Michael McShane of American Enterprise Institute wrote a guest post at the Washington Post’s education blog, Answer Sheet. He asked, is it really that easy to block the Common Core State Standards? He was responding to the Michigan Legislature pausing funding for the Common Core.
To try and stop the Common Core, (Tom) McMillin introduced, along with several other lawmakers, HB 4276, which specifically states, “The state board model core academic curriculum content standards shall not be based upon the Common Core Standards.”
Now, trying to pass a bill to openly thwart the Common Core — which, it should be stated, Republican Governor Rick Snyder supports — is probably a bridge too far. To date, it appears that the bill, like several others throughout the nation, has stalled in committee.
So what is a Senator (sic – he is a State Representative) like McMillin to do? Well, all he needs to do to stop the Common Core is make sure that it doesn’t get funded.
That is exactly what he did.
It appears that McMillan and other House Republicans were able to use the 11th hour conference committee that gets the state budget passed to slip in a provision that prohibited the Michigan Department of Education from funding Common Core implementation. Before folks knew what hit them, the budget was approved, and the die was cast.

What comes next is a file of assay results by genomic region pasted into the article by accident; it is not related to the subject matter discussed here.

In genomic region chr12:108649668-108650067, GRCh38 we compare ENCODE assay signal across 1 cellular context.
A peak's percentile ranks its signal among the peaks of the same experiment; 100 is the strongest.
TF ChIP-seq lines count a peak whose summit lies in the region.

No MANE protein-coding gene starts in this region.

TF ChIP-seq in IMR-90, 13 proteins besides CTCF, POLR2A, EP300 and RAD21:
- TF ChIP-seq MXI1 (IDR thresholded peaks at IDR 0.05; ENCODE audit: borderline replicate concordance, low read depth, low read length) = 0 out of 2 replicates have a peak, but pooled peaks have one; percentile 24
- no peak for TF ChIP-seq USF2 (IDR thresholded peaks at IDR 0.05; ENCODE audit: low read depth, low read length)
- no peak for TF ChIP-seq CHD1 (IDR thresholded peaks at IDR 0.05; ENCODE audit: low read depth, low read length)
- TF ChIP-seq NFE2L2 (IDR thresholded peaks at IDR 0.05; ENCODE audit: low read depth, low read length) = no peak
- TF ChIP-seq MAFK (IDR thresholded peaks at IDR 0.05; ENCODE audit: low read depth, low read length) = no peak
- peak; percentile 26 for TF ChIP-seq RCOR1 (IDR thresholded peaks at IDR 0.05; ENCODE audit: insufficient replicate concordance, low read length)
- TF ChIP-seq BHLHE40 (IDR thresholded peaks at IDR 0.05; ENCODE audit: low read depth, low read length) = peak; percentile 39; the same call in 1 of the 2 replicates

In doing so, he knowingly or not created a playbook for Common Core opponents in state houses nationwide. Trying to openly oppose the Common Core by amending state code is extremely difficult. Cutting the legs out from under it in the budget does not appear to be.
A great strategy to implement going forward. It would have been pretty simple in Kansas as well if it were not for a bureaucrat in the Reviser’s office making a “mistake.” Other State Legislatures should look to Michigan as a model. I say, still try repeal bills, but this is a tool that should be in every legislator’s tool box.
“So State Boards of Education – you want the Common Core? Find a way to fund it yourselves.”